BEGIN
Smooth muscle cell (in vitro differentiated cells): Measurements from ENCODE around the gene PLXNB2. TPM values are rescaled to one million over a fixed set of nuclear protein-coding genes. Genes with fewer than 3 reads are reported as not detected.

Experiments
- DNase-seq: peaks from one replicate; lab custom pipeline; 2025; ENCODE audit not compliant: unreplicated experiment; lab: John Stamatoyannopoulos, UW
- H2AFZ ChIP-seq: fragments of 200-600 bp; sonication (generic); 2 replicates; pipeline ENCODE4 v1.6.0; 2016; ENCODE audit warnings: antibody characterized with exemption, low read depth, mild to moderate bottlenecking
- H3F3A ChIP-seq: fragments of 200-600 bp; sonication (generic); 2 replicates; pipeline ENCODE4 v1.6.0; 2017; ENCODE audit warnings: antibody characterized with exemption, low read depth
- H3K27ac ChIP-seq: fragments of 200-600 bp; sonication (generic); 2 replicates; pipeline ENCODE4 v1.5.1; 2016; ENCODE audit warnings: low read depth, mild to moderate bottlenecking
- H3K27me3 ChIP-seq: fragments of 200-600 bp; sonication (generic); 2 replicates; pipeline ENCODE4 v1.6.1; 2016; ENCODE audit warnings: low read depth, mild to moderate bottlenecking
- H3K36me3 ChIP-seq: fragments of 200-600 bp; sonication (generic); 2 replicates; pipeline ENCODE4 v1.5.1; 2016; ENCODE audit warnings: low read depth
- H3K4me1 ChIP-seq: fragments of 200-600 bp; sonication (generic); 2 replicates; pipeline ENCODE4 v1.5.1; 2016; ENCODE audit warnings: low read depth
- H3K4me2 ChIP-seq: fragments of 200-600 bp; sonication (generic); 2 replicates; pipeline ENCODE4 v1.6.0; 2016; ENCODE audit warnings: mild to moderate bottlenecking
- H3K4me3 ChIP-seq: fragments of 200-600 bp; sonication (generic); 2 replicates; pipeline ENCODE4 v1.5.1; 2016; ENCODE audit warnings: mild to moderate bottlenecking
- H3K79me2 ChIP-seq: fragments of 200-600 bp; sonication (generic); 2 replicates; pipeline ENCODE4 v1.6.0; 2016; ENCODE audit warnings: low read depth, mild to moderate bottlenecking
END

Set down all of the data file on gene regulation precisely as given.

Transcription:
Smooth muscle cell (in vitro differentiated cells): Measurements from ENCODE around the gene PLXNB2. TPM values are rescaled to one million over a fixed set of nuclear protein-coding genes. Genes with fewer than 3 reads are reported as not detected.

Experiments
- DNase-seq: peaks from one replicate; lab custom pipeline; 2025; ENCODE audit not compliant: unreplicated experiment; lab: John Stamatoyannopoulos, UW
- H2AFZ ChIP-seq: fragments of 200-600 bp; sonication (generic); 2 replicates; pipeline ENCODE4 v1.6.0; 2016; ENCODE audit warnings: antibody characterized with exemption, low read depth, mild to moderate bottlenecking
- H3F3A ChIP-seq: fragments of 200-600 bp; sonication (generic); 2 replicates; pipeline ENCODE4 v1.6.0; 2017; ENCODE audit warnings: antibody characterized with exemption, low read depth
- H3K27ac ChIP-seq: fragments of 200-600 bp; sonication (generic); 2 replicates; pipeline ENCODE4 v1.5.1; 2016; ENCODE audit warnings: low read depth, mild to moderate bottlenecking
- H3K27me3 ChIP-seq: fragments of 200-600 bp; sonication (generic); 2 replicates; pipeline ENCODE4 v1.6.1; 2016; ENCODE audit warnings: low read depth, mild to moderate bottlenecking
- H3K36me3 ChIP-seq: fragments of 200-600 bp; sonication (generic); 2 replicates; pipeline ENCODE4 v1.5.1; 2016; ENCODE audit warnings: low read depth
- H3K4me1 ChIP-seq: fragments of 200-600 bp; sonication (generic); 2 replicates; pipeline ENCODE4 v1.5.1; 2016; ENCODE audit warnings: low read depth
- H3K4me2 ChIP-seq: fragments of 200-600 bp; sonication (generic); 2 replicates; pipeline ENCODE4 v1.6.0; 2016; ENCODE audit warnings: mild to moderate bottlenecking
- H3K4me3 ChIP-seq: fragments of 200-600 bp; sonication (generic); 2 replicates; pipeline ENCODE4 v1.5.1; 2016; ENCODE audit warnings: mild to moderate bottlenecking
- H3K79me2 ChIP-seq: fragments of 200-600 bp; sonication (generic); 2 replicates; pipeline ENCODE4 v1.6.0; 2016; ENCODE audit warnings: low read depth, mild to moderate bottlenecking